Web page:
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Biomimetic Alignment of Zinc Oxide Nanoparticles along a Peptide Nanofiber

Tomizaki, Kin-ya, Kubo, Seiya, Ahn, Soo-Ang, Satake, Masahiko, Imai, Takahito
Langmuir 2012 v.28 no.37 pp. 13459-13466
ambient temperature, biomimetics, catalysts, crystals, mineralization, nanofibers, nanoparticles, peptides, photovoltaic cells, physicochemical properties, surface area, transistors, zinc oxide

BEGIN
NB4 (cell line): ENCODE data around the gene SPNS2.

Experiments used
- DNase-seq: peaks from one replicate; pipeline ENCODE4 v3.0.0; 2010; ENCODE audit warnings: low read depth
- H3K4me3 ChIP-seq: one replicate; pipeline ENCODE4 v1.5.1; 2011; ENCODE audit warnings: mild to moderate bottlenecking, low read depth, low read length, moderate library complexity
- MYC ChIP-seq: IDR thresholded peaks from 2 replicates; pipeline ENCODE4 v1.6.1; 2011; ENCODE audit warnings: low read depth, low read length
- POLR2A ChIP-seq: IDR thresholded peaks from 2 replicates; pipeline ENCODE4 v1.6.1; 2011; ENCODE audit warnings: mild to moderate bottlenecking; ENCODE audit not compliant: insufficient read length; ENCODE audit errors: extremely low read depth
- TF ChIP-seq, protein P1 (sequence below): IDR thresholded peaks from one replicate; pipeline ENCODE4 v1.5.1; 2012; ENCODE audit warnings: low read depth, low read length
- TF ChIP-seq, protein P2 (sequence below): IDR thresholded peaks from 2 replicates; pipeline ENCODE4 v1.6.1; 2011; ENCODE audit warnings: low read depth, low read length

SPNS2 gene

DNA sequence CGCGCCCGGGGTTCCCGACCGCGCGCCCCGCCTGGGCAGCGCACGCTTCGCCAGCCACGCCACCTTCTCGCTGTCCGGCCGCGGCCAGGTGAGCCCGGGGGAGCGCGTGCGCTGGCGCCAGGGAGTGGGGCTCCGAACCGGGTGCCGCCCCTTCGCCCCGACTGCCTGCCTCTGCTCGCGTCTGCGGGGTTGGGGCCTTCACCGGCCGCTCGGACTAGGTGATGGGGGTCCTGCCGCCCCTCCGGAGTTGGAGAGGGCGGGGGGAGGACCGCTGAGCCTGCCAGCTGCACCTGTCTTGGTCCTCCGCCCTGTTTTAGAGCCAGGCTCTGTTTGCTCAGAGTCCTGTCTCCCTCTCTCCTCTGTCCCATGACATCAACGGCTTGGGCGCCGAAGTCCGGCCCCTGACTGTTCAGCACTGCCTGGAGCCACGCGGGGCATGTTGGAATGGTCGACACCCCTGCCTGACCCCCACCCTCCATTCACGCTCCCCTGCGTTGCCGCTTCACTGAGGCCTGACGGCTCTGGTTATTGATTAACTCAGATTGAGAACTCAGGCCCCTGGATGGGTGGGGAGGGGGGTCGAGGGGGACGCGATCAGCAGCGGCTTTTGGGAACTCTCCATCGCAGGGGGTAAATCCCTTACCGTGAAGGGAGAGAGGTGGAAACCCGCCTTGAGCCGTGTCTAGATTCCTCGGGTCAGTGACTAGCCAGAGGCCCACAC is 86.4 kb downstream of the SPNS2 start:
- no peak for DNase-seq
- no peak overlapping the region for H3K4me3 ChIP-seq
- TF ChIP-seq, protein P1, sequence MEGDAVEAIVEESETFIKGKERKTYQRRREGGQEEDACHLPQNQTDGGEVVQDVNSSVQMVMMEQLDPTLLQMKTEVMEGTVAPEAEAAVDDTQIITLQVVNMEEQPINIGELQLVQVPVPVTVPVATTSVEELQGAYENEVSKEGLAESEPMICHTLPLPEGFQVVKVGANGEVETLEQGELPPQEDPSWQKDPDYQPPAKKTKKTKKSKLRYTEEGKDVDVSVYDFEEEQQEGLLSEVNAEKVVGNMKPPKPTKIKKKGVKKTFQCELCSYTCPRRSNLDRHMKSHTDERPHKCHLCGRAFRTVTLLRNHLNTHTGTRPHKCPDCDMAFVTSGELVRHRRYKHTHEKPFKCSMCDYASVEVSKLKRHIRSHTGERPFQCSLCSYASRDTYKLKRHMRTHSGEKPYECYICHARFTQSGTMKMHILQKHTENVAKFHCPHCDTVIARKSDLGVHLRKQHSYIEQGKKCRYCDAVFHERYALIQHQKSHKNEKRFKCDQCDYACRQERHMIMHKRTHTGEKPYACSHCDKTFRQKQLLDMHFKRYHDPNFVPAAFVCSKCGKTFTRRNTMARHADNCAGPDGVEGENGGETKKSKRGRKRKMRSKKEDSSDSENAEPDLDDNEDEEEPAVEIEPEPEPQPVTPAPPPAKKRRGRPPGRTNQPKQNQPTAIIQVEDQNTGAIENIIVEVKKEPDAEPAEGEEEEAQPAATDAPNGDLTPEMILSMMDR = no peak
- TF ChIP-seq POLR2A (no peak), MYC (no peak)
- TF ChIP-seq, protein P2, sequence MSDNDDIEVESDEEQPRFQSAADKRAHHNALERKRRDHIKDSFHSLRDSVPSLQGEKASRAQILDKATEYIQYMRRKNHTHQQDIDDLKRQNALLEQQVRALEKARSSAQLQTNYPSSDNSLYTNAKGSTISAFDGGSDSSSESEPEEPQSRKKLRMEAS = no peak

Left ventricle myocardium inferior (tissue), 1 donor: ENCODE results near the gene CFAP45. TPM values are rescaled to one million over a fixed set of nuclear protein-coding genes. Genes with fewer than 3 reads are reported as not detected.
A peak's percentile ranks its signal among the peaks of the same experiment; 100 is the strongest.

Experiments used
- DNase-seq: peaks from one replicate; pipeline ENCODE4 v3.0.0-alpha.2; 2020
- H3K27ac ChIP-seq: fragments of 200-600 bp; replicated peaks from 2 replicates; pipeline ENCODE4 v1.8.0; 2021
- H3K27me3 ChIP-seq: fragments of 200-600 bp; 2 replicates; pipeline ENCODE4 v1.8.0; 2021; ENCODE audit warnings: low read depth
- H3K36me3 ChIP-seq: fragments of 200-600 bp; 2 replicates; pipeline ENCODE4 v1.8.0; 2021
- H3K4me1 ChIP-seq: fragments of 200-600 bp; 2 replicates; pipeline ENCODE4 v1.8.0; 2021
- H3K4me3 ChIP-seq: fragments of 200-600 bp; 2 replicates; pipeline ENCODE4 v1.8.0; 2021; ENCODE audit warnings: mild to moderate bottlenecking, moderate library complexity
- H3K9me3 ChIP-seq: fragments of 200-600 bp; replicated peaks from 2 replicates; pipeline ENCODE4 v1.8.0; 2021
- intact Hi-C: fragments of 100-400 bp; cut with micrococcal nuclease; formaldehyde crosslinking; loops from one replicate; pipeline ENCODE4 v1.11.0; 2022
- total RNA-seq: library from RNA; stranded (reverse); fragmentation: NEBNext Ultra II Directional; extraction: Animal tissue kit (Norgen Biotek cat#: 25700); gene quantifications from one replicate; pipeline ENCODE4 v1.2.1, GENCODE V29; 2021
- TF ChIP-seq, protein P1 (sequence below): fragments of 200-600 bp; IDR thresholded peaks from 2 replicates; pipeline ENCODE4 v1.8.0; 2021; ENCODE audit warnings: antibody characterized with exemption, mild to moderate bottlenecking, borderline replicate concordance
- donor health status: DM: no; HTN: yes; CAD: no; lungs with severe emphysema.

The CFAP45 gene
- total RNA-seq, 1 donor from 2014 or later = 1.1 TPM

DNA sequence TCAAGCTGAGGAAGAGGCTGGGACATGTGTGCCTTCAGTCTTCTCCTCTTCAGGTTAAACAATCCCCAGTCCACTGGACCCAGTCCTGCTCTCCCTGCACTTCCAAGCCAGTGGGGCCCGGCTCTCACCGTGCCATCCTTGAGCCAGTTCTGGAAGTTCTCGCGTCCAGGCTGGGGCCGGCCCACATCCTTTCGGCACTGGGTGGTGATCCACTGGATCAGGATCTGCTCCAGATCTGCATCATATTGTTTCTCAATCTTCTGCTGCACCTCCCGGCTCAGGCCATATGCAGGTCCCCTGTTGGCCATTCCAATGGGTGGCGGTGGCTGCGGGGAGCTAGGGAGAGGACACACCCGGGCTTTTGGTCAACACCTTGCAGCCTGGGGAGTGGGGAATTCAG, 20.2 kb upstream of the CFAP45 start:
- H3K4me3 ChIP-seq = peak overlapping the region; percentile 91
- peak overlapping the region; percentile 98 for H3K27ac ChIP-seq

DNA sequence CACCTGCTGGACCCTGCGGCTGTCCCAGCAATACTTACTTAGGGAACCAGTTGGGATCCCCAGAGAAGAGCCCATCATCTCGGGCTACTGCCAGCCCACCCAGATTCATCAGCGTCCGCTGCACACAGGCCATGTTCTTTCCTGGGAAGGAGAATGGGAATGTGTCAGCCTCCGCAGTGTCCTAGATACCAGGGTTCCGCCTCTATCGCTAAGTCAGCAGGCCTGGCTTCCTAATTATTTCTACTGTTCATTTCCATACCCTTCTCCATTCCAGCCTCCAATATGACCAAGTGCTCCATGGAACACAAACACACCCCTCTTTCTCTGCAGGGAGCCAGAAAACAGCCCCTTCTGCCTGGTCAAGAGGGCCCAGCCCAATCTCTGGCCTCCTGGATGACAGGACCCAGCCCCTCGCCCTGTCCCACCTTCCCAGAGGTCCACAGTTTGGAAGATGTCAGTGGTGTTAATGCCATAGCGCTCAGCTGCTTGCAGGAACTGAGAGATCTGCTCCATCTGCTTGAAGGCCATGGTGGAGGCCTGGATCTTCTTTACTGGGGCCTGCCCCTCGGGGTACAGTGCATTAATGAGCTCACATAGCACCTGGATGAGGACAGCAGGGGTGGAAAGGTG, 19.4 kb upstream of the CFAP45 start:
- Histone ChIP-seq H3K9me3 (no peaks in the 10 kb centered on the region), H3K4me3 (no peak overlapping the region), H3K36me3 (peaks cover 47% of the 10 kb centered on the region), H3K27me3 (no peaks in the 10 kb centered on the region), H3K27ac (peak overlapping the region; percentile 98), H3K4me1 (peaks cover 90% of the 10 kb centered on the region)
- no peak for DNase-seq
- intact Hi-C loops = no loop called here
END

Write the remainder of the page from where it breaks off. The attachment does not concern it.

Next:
Zinc oxide (ZnO) has potential applications in solar cells, chemical sensors, and piezoelectronic and optoelectronic devices due to its attractive physical and chemical properties. Recently, a solution-phase method has been used to synthesize ZnO crystals with diverse (from simple to hierarchical) nanostructures that is simple, of low cost, and scalable. This method requires template molecules to control the morphology of the ZnO crystals. In this paper, we describe the design and synthesis of two short peptides (RU-003,Ac-AIEKAXEIA-NH₂; RU-027, EAHVMHKVAPRPGGGAIEKAXEIA-NH₂; X = l-2-naphthylalanine) and the characterization of their self-assembled nanostructures. We also report their potential for ZnO mineralization and the alignment of ZnO nanoparticles along peptide nanostructures at room temperature. Interestingly, nonapeptide RU-003 predominantly formed a straight fibrous structure and induced the nucleation of ZnO at its surface, leading to an alignment of ZnO nanoparticles along a peptide nanofiber. This novel method holds promise for the room-temperature fabrication of ZnO catalysts with increased specific surface area, ZnO-gated transistors, and ZnO-based nanomaterials for optical applications.